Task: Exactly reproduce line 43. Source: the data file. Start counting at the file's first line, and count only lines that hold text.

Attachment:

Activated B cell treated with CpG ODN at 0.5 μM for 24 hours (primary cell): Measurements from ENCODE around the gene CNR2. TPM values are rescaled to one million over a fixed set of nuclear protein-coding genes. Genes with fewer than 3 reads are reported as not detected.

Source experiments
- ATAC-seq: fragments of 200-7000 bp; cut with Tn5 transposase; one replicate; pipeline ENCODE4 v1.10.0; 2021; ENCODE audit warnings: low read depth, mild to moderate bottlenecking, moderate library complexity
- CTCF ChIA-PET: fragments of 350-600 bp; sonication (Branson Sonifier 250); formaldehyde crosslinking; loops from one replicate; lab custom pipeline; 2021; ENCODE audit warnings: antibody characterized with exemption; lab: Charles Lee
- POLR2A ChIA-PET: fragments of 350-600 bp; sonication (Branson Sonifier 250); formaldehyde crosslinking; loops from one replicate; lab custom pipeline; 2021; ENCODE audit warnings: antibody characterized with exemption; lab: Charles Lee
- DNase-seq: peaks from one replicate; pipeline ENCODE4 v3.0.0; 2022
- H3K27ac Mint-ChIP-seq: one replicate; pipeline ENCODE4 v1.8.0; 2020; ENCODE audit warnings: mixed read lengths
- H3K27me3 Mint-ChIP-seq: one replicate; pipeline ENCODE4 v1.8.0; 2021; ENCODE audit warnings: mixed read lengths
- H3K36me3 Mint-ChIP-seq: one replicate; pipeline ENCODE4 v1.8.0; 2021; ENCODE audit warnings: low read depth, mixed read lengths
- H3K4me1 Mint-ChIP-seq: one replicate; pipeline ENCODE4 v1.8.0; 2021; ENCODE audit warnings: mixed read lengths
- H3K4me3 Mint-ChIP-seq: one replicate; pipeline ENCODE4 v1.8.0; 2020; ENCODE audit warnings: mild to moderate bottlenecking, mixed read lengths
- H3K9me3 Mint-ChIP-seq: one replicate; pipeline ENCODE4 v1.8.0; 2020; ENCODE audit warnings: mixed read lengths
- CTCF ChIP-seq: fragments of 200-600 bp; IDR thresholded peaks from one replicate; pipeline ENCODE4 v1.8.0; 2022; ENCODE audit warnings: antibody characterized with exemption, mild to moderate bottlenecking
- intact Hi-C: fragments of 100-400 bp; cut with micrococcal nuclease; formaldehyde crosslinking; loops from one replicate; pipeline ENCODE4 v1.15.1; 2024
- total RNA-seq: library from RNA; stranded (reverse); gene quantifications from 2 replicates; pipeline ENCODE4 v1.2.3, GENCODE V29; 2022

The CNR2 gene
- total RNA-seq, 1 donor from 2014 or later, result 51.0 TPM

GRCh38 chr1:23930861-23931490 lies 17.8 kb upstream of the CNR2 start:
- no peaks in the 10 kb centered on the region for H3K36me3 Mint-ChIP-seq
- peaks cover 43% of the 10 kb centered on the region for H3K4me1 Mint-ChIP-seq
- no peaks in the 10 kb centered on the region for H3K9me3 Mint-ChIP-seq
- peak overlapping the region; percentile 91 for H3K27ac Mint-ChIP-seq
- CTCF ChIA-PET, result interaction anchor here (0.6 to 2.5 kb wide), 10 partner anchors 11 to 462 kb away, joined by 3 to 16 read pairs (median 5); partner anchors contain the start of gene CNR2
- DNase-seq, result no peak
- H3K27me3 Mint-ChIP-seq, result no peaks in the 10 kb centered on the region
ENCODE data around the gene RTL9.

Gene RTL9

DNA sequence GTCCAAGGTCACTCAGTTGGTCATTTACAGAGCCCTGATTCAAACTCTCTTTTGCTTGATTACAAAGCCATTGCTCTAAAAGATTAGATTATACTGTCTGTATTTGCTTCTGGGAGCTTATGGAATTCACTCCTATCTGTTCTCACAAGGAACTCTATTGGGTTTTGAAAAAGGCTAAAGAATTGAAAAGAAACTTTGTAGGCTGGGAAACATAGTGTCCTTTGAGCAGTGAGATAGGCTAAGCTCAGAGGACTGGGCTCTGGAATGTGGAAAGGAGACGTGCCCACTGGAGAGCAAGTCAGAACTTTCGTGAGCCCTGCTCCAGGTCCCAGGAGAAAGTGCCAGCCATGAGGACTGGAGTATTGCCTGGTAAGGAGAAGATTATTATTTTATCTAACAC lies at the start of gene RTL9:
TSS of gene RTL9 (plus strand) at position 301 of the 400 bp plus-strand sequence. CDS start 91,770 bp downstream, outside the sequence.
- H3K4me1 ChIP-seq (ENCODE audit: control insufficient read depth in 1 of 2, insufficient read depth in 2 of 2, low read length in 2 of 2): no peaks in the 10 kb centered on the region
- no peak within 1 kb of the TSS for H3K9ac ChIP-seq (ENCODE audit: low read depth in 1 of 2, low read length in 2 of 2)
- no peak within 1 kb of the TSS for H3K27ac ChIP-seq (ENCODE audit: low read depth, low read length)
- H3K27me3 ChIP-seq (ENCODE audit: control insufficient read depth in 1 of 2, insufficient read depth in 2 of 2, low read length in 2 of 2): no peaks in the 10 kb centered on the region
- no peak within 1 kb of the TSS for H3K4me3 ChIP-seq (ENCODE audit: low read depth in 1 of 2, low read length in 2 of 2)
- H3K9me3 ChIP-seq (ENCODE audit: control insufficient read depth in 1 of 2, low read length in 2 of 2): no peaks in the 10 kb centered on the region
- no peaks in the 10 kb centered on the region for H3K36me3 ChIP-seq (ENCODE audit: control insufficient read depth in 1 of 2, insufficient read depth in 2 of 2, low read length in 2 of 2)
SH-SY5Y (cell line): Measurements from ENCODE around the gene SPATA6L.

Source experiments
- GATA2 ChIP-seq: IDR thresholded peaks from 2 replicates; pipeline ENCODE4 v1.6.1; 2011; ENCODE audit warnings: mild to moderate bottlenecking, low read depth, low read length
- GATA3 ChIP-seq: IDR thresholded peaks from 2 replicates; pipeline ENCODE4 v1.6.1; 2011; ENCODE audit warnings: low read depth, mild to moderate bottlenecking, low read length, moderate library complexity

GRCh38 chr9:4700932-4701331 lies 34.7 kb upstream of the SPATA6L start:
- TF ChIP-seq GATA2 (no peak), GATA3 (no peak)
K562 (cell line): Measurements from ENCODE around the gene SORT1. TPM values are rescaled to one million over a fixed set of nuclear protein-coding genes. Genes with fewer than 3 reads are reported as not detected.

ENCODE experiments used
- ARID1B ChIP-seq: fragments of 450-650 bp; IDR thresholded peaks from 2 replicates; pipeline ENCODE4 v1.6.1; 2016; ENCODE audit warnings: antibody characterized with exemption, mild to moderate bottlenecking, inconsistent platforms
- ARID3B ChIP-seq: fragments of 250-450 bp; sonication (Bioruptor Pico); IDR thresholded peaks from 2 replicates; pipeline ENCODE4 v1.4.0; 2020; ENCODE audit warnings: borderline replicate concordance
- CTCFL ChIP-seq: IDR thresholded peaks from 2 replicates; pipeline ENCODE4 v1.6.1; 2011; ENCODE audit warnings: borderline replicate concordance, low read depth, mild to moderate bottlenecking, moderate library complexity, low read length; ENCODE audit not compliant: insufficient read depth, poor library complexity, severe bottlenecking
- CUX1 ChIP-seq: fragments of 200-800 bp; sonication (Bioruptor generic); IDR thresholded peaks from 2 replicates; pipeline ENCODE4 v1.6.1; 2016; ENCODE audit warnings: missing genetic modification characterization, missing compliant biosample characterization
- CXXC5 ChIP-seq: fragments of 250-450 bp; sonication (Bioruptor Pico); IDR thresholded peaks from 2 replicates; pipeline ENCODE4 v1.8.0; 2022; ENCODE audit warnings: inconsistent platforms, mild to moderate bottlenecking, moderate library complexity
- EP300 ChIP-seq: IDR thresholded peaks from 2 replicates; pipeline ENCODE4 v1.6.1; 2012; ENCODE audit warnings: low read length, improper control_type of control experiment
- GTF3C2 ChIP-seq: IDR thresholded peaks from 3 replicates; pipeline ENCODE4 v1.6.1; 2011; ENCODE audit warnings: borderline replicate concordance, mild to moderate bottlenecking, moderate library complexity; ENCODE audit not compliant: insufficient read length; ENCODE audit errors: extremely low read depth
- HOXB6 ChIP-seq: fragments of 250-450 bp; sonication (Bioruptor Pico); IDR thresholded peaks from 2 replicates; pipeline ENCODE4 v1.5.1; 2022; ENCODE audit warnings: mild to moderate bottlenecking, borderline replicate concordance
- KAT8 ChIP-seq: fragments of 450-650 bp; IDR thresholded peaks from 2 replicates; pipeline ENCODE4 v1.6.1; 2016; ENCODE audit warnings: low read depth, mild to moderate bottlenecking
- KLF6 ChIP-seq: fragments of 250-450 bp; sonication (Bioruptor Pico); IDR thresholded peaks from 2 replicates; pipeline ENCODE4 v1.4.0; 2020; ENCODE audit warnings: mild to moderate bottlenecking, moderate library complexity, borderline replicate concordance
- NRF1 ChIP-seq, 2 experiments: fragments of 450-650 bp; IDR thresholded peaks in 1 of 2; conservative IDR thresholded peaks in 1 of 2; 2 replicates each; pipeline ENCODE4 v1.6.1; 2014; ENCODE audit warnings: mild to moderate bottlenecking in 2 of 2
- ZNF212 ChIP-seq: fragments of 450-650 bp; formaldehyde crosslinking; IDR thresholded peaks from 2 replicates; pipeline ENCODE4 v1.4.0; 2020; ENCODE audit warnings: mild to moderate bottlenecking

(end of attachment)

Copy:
K562 (cell line): Measurements from ENCODE around the gene SORT1. TPM values are rescaled to one million over a fixed set of nuclear protein-coding genes. Genes with fewer than 3 reads are reported as not detected.